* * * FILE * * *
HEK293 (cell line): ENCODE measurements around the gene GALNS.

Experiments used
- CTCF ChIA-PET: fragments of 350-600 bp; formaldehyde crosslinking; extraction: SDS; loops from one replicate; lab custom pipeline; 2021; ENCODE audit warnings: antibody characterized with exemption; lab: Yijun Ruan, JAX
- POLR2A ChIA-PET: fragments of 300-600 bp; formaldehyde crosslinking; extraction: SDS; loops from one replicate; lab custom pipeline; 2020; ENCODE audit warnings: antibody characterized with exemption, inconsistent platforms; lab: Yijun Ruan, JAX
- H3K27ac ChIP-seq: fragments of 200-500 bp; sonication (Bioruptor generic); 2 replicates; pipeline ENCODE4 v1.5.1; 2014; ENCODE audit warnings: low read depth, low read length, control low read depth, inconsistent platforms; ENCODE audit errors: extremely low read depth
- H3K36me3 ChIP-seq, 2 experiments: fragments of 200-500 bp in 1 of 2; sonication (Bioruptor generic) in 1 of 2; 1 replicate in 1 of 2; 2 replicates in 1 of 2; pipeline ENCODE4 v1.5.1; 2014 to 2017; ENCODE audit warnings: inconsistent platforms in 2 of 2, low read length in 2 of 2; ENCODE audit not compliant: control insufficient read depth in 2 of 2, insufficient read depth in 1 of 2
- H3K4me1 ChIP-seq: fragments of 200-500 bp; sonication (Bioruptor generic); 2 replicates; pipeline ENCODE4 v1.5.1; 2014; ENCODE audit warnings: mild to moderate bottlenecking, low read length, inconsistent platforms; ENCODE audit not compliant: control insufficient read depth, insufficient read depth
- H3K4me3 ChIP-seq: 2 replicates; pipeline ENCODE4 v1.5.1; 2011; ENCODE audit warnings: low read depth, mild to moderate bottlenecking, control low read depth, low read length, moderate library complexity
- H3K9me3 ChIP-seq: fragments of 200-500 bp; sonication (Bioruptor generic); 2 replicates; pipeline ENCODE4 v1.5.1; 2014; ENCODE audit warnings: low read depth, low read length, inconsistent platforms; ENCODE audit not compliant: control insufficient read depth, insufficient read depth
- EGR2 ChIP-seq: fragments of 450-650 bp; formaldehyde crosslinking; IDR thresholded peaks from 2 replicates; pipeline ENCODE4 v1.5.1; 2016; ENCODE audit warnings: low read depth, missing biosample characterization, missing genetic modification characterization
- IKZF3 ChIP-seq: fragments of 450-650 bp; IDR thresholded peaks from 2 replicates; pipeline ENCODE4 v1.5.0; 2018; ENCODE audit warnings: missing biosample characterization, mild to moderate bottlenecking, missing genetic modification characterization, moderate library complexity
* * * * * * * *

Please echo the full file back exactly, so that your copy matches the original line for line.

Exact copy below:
HEK293 (cell line): ENCODE measurements around the gene GALNS.

Experiments used
- CTCF ChIA-PET: fragments of 350-600 bp; formaldehyde crosslinking; extraction: SDS; loops from one replicate; lab custom pipeline; 2021; ENCODE audit warnings: antibody characterized with exemption; lab: Yijun Ruan, JAX
- POLR2A ChIA-PET: fragments of 300-600 bp; formaldehyde crosslinking; extraction: SDS; loops from one replicate; lab custom pipeline; 2020; ENCODE audit warnings: antibody characterized with exemption, inconsistent platforms; lab: Yijun Ruan, JAX
- H3K27ac ChIP-seq: fragments of 200-500 bp; sonication (Bioruptor generic); 2 replicates; pipeline ENCODE4 v1.5.1; 2014; ENCODE audit warnings: low read depth, low read length, control low read depth, inconsistent platforms; ENCODE audit errors: extremely low read depth
- H3K36me3 ChIP-seq, 2 experiments: fragments of 200-500 bp in 1 of 2; sonication (Bioruptor generic) in 1 of 2; 1 replicate in 1 of 2; 2 replicates in 1 of 2; pipeline ENCODE4 v1.5.1; 2014 to 2017; ENCODE audit warnings: inconsistent platforms in 2 of 2, low read length in 2 of 2; ENCODE audit not compliant: control insufficient read depth in 2 of 2, insufficient read depth in 1 of 2
- H3K4me1 ChIP-seq: fragments of 200-500 bp; sonication (Bioruptor generic); 2 replicates; pipeline ENCODE4 v1.5.1; 2014; ENCODE audit warnings: mild to moderate bottlenecking, low read length, inconsistent platforms; ENCODE audit not compliant: control insufficient read depth, insufficient read depth
- H3K4me3 ChIP-seq: 2 replicates; pipeline ENCODE4 v1.5.1; 2011; ENCODE audit warnings: low read depth, mild to moderate bottlenecking, control low read depth, low read length, moderate library complexity
- H3K9me3 ChIP-seq: fragments of 200-500 bp; sonication (Bioruptor generic); 2 replicates; pipeline ENCODE4 v1.5.1; 2014; ENCODE audit warnings: low read depth, low read length, inconsistent platforms; ENCODE audit not compliant: control insufficient read depth, insufficient read depth
- EGR2 ChIP-seq: fragments of 450-650 bp; formaldehyde crosslinking; IDR thresholded peaks from 2 replicates; pipeline ENCODE4 v1.5.1; 2016; ENCODE audit warnings: low read depth, missing biosample characterization, missing genetic modification characterization
- IKZF3 ChIP-seq: fragments of 450-650 bp; IDR thresholded peaks from 2 replicates; pipeline ENCODE4 v1.5.0; 2018; ENCODE audit warnings: missing biosample characterization, mild to moderate bottlenecking, missing genetic modification characterization, moderate library complexity